https://dx.doi.org/10.1016/0032-0633(95)00054-9">
 

Title

Magnetosheath parameters and reconnection: a case study for the near-cusp region and the equatorial flank

Abstract

We use the magnetohydrodynamic approach to calculate all plasma and magnetic field quantities along a line normal to the magnetopause, beginning at the bow shock, through the magnetosheath and magnetopause, and into the magnetosphere. Our method is based on a perturbation calculation, where we expand in orders of , with MA∞ the Alfvén Mach number upstream of the bow shock. The calculations are carried out (1) in the noon-midnight meridian at latitudes just south of the northern cusp, and (2) in the equatorial flank region. Our calculations are for an interplanetary magnetic field (IMF) which is directed perpendicular to the upstream solar wind. We consider two orientations of the IMF. In one case, the interplanetary field points due south, i.e. antiparallel to the magnetospheric field in the subsolar point. In the second case, it lies in the equatorial plane and points from dusk to dawn. For each of these different orientations of the IMF, in situ observations of reconnection have been made. In the magnetosheath region adjacent to the magnetopause, i.e. in the so-called magnetic barrier, the magnetic forces react back on the plasma flow. This effect is included consistently in the calculation by the use of a special coordinate system. The magnetic field tension accelerates the plasma in a direction perpendicular to the field and thus the magnetic field produces an asymmetry in the flow field. At the magnetopause we describe shock-type reconnection, taking as input on the magnetosheath side the results of the above calculation and taking at the magnetospheric side typical values for the outer boundary of the magnetosphere. The format in which the results are presented is similar to that used in the presentation of bulk parameters and magnetic field measurements obtained from spacecraft.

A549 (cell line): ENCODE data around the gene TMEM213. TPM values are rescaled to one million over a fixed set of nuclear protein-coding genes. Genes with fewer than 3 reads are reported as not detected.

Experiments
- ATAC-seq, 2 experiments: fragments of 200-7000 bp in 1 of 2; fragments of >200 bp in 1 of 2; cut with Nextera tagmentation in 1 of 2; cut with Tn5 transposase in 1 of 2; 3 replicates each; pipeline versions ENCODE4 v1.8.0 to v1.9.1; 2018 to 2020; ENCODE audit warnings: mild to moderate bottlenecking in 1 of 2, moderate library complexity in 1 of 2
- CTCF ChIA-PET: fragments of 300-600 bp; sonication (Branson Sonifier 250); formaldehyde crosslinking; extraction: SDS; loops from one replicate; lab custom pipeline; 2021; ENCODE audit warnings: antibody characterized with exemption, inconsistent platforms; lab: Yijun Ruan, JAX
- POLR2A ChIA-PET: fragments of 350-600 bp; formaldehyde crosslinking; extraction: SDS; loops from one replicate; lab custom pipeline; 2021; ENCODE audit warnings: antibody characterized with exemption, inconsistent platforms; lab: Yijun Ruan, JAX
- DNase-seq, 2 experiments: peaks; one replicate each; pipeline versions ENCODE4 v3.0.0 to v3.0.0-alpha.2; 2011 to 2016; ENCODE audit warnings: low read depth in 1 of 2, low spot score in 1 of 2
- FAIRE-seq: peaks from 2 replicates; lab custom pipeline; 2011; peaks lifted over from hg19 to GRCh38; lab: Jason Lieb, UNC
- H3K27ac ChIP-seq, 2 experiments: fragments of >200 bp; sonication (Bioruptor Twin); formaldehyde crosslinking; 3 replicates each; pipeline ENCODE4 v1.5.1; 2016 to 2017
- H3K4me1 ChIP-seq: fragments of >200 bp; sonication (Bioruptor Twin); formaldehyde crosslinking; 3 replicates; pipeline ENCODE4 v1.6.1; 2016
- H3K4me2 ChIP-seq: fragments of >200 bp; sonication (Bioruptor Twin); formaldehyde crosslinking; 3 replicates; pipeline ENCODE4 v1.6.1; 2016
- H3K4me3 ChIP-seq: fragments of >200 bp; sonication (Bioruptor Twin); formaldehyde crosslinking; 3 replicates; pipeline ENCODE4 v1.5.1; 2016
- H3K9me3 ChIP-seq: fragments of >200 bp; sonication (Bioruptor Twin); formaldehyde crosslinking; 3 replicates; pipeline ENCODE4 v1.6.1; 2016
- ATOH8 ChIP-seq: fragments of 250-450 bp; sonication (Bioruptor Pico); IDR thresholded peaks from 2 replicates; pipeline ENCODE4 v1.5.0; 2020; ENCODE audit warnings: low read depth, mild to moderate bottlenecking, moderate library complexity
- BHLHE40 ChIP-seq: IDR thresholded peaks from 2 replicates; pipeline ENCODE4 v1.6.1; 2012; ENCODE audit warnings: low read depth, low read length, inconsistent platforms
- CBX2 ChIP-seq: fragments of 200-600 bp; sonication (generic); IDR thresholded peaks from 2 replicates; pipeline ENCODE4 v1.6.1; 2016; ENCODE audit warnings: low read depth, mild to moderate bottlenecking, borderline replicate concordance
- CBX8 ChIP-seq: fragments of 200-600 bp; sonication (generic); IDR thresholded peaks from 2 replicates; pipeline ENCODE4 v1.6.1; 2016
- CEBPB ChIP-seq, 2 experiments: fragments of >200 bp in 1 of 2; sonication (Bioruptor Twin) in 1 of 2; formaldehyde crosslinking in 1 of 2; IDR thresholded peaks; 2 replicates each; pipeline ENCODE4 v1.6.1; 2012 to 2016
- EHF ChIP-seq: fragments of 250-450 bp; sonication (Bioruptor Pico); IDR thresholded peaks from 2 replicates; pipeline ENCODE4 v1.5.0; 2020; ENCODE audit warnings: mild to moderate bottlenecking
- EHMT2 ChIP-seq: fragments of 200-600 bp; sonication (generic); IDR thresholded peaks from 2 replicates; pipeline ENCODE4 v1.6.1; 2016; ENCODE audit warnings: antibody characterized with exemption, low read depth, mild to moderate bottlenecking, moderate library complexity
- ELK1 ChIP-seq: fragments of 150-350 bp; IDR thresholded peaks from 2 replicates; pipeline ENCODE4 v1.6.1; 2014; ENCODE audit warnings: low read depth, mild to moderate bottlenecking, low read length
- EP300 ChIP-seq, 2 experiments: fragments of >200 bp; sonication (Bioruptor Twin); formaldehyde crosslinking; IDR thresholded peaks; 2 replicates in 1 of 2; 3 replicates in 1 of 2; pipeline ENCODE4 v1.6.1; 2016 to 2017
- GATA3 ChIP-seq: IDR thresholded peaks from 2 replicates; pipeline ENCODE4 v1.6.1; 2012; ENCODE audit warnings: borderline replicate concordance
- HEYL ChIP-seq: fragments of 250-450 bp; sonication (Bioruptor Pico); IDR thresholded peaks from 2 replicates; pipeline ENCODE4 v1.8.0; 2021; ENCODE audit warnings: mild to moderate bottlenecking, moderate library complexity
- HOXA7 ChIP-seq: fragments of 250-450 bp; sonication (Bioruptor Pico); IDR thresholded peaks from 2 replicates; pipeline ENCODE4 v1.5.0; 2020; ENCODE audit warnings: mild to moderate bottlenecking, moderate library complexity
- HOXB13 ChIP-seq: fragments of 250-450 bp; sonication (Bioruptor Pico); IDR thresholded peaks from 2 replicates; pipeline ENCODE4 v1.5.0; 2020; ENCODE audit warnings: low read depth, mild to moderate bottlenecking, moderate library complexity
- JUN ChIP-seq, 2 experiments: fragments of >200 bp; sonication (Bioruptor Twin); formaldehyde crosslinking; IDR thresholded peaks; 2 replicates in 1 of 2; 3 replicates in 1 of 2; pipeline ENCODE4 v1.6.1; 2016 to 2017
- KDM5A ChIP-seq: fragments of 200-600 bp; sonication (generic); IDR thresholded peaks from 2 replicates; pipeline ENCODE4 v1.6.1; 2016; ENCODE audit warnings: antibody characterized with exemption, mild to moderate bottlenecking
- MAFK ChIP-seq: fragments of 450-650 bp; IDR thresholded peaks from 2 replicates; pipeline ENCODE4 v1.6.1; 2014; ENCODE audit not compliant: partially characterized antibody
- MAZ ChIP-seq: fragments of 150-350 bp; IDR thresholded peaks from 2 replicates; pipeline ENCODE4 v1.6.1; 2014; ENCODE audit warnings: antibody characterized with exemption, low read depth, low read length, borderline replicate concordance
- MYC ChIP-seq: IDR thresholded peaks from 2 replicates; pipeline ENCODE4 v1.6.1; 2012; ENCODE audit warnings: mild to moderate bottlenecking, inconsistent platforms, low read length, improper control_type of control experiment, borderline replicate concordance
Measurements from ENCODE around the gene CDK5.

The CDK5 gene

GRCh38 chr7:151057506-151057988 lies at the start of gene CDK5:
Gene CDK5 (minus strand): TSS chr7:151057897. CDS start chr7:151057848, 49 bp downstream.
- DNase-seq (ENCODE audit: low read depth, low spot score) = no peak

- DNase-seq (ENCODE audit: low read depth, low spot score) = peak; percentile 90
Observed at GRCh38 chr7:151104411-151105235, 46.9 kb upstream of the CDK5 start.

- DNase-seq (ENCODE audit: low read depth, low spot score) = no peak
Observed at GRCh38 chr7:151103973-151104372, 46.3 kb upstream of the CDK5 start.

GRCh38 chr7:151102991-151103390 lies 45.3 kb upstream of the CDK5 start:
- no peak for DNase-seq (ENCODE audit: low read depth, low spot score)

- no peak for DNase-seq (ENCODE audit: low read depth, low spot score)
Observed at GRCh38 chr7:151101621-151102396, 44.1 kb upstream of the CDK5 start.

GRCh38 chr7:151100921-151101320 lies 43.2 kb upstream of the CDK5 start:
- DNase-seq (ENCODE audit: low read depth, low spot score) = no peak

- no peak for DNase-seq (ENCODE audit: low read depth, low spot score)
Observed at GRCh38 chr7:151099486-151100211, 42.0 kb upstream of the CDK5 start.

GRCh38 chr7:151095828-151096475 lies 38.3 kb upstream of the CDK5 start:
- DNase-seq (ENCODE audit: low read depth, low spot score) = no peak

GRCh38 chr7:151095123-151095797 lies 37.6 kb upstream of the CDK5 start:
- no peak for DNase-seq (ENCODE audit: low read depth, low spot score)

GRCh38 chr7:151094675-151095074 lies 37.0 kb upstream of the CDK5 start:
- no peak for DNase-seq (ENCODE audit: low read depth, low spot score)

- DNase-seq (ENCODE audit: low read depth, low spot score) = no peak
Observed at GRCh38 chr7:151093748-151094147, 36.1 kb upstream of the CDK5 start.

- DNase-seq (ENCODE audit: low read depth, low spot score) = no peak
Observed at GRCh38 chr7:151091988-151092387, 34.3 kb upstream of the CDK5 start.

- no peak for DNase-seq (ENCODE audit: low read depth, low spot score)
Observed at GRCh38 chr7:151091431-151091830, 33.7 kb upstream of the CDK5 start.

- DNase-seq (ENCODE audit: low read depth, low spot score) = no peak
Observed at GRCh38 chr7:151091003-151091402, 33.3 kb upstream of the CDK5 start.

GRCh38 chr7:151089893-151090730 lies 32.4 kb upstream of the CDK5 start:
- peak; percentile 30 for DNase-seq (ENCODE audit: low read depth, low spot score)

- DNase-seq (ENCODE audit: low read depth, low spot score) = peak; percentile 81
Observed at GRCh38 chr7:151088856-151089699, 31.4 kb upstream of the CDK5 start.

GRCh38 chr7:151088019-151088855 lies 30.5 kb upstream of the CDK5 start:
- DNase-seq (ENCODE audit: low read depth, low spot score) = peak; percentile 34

Publication Date

9-1-1995

Journal Title

Planetary and Space Science

Publisher

Elsevier

Digital Object Identifier (DOI)

https://dx.doi.org/10.1016/0032-0633(95)00054-9

Document Type

Article

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